This is the reason why the narrator’s asking of, “Did Nature supplement what man advanced? Did she complete what he began? With equal complacence she saw his misery, his meanness, and his torture” (Woolf, Lighthouse 138), bears significance on this discussion. Woolf’s implication that the individual is denied closure is evinced by the fact that nature’s response to the sufferer is to look at his misery, meanness, and torture with “equal complacence”—not to interact and sympathize in any significant manner. Thus, Woolf conveys the detrimental effects of society’s machinery by portraying how susceptible men become to feelings of isolation, preventing them from receiving closure no matter how painful the loss.
Reaching the Lighthouse
As Woolf depicts the inability to reconcile death with the need to continue living one’s life, her portrayal of the characters, Mr. Ramsay and Lily Briscoe, as grounded in the past, mirrors the portrayal of citizens in Mrs. Dalloway as incapable of fully accepting the present reality.
Mr. Ramsay’s desire for closure can be observed in the way he has his children go to the lighthouse with him after the war ends as it was something they had wanted to do when Mrs. Ramsay was still alive.
However, before leaving for the lighthouse, Woolf shows how difficult it is to adapt to the changes time has wrought when society’s machinery has so thoroughly ingrained the individual with certain beliefs: “this was one of those moments when an enormous need urged him … to approach any woman, to force them, he did not care how, his need was so great, to give him what he wanted: sympathy” (Lighthouse 154). This scene conveys how men still remain trapped within the confines of their “education” because they had been taught to express certain attitudes.
The experience of war thereby does not change men’s set behaviors; it only forces them to cling stronger to their attitudes because those are the only things they know. Another moment that shows how Mr. Ramsay’s thinking has not changed since the war can be observed when he thinks of his daughter: “He thought, women are always like that; the vagueness of their minds is hopeless; it was a thing he had never been able to understand; but so it was” (Woolf, Lighthouse 171).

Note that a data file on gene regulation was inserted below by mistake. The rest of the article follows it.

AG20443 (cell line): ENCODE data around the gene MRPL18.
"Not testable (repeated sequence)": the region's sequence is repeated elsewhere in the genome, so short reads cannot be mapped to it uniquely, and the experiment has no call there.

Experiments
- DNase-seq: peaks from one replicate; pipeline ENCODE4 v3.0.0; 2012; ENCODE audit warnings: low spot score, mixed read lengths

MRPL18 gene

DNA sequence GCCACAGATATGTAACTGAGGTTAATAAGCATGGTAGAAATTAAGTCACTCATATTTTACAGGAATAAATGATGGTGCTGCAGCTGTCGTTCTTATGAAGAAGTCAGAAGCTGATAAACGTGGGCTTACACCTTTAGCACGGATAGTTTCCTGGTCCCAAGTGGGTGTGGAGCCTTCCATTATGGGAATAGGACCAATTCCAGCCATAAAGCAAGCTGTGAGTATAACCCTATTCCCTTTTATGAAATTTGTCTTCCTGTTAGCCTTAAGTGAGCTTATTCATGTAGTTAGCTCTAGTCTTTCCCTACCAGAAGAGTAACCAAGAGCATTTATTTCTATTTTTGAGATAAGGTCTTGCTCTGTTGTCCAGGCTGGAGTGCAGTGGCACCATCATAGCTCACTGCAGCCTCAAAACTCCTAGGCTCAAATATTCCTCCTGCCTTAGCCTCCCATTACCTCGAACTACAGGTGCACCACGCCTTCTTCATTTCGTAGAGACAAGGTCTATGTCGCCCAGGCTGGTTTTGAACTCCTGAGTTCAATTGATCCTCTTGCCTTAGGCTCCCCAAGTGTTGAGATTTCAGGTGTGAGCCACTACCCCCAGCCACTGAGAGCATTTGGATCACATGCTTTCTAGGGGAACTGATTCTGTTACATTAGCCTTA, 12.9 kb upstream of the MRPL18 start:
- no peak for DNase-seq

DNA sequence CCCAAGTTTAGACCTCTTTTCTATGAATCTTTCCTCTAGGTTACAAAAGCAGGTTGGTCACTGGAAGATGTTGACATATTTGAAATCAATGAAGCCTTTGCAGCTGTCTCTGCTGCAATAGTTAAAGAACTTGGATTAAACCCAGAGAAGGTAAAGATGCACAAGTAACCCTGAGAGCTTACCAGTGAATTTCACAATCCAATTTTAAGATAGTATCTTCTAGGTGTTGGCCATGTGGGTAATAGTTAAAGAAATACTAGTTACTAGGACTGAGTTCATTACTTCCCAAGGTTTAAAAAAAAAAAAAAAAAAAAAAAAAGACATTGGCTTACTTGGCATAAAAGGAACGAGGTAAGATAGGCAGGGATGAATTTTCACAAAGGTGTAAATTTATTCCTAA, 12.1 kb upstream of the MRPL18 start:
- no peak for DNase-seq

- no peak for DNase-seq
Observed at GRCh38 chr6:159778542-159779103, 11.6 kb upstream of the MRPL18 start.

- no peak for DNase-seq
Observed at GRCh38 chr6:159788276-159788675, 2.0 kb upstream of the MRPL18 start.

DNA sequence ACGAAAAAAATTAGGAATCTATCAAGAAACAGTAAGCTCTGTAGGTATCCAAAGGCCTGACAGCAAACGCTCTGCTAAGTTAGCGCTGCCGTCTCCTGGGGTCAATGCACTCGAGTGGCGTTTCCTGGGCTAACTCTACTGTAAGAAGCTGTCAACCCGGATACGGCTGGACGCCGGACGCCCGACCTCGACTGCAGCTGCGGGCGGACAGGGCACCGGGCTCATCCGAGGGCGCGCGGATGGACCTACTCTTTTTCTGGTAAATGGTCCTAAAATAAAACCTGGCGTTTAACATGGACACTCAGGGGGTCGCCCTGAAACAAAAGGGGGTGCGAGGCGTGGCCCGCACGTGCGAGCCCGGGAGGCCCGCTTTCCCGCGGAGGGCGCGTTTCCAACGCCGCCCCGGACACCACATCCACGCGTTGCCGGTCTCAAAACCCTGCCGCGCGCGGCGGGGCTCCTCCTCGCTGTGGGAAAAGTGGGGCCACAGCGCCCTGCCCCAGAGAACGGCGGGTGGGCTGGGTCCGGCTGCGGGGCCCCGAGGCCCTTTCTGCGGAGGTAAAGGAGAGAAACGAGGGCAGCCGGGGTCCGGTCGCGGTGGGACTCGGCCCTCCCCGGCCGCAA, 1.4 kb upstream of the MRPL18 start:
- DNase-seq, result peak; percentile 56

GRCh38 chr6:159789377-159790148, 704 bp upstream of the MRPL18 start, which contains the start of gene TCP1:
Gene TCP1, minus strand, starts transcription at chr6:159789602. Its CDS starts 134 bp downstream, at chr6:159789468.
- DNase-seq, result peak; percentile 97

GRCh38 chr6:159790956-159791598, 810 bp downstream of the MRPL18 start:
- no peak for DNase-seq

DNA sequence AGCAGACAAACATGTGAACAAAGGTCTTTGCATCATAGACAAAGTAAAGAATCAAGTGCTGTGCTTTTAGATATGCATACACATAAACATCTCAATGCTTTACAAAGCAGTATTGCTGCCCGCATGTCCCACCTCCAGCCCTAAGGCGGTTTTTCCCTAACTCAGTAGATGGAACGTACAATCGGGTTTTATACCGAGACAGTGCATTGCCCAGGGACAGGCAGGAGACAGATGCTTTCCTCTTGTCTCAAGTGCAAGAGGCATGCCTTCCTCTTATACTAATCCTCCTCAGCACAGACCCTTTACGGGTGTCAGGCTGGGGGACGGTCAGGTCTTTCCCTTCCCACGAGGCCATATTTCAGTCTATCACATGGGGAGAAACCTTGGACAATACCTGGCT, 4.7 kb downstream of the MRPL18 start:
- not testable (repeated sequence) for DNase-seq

In this case, Mr. Ramsay’s thinking towards women’s intelligence as inferior to men’s is implied when he refers to “the vagueness of their minds.” The fact that he claims they are “hopeless” reinforces the notion that men are taught to think women are incapable of bettering themselves.
And in the same way Woolf indicates Mr. Ramsay’s inability to accept the present reality and adapt to it, Woolf purposefully leaves it ambiguous as to whether or not he achieves the closure he seeks: “He sat and looked at the island and he might be thinking, We perished, each alone, or he might be thinking, I have reached it. I have found it; but he said nothing” (Lighthouse 210).
Even though Mr. Ramsay reaches the lighthouse, the fact that he says nothing evokes a sense of emptiness or lack of fulfillment. This is the reason why he cries out to his children as they approach the lighthouse, “‘Look! Look!’ so urgently that James also turned his head to look over his shoulder at the island. They all looked. They looked at the island” (Woolf, Lighthouse 170). The urgency that accompanies Mr. Ramsay’s command to look ahead suggests the need he feels to move past the tragic consequences of World War I. However, despite looking ahead, Woolf’s indication that all they see is an island reflects the same isolation Mr. Ramsay experiences in “Time Passes.” His continuous cry of, “‘We perished’ … ‘each alone’” (Woolf, Lighthouse 169), reinforces the idea that he is aware of the futility of surmounting his isolated struggle.